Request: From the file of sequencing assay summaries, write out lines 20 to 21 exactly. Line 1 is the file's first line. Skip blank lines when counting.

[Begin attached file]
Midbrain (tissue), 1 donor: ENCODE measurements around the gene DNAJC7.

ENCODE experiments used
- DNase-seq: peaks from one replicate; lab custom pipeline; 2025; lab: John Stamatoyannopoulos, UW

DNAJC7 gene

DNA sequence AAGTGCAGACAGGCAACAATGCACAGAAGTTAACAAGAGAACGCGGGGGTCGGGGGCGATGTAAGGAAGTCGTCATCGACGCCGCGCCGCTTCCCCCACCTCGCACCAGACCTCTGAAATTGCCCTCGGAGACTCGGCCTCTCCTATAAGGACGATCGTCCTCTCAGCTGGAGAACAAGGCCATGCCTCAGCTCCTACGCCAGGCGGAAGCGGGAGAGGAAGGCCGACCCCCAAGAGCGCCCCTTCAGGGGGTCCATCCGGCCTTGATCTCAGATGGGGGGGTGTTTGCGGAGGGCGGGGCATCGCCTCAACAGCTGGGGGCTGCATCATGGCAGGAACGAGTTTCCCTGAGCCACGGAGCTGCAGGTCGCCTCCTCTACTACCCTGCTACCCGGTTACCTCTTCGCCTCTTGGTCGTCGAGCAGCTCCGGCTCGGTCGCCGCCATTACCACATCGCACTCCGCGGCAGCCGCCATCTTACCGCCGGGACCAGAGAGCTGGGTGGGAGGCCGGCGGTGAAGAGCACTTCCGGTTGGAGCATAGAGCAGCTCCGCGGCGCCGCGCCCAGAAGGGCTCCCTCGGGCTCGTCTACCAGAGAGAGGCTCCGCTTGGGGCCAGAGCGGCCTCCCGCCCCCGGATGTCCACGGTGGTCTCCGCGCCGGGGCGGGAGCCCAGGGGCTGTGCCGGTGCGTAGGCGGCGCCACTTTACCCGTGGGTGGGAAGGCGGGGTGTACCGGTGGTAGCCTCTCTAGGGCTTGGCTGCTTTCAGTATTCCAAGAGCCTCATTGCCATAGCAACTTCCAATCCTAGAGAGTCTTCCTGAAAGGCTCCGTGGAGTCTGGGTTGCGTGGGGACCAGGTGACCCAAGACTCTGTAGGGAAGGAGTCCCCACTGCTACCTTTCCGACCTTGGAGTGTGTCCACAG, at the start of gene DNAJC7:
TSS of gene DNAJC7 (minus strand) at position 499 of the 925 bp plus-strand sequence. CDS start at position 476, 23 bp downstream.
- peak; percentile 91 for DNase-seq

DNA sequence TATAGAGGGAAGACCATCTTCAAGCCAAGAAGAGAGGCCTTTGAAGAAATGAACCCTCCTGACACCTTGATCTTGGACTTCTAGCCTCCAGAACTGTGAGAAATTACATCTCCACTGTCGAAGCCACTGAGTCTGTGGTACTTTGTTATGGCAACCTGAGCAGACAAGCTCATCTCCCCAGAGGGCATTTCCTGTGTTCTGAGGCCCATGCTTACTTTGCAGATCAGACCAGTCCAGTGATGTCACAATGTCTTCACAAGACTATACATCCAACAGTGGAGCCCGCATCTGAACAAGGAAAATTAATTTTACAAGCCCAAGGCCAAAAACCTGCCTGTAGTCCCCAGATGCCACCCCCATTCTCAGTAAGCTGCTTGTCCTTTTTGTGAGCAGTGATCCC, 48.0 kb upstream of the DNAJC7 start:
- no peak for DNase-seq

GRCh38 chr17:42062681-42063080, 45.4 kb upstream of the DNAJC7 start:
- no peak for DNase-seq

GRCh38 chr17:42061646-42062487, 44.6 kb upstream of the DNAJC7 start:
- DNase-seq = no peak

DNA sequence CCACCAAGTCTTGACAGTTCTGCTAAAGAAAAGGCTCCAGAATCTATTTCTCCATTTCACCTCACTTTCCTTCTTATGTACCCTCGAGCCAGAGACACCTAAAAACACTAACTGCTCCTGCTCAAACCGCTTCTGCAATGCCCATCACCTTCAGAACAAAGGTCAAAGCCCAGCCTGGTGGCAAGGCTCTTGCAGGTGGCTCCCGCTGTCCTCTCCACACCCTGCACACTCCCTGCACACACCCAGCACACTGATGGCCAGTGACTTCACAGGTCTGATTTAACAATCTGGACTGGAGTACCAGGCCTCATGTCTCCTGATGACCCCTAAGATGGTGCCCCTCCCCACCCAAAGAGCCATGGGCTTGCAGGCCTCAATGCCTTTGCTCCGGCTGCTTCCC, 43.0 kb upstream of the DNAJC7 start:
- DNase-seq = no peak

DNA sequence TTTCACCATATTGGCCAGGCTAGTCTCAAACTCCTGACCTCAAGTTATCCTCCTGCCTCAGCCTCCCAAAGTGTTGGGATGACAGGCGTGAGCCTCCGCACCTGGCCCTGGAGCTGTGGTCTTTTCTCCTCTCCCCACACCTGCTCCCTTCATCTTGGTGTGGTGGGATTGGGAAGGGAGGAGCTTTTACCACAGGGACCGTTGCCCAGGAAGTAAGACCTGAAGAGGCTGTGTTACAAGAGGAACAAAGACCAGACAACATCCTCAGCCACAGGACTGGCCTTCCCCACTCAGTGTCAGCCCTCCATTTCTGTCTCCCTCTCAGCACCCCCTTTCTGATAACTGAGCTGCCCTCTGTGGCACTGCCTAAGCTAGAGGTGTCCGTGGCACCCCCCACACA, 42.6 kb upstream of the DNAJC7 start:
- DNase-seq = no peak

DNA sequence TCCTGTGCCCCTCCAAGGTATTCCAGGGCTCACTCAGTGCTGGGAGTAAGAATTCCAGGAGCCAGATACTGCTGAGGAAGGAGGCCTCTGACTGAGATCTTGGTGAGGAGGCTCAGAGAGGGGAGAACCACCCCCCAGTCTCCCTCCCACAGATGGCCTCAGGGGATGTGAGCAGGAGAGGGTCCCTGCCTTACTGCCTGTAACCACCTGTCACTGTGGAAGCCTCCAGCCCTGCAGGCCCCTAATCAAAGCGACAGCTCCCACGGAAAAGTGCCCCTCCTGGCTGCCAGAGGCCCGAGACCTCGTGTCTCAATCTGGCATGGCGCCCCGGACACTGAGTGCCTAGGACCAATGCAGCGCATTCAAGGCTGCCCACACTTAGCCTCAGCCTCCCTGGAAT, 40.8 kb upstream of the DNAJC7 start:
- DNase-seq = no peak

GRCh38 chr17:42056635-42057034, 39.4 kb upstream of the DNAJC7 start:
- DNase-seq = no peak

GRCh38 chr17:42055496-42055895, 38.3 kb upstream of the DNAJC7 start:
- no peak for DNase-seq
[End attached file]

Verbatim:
GRCh38 chr17:42056635-42057034, 39.4 kb upstream of the DNAJC7 start:
- DNase-seq = no peak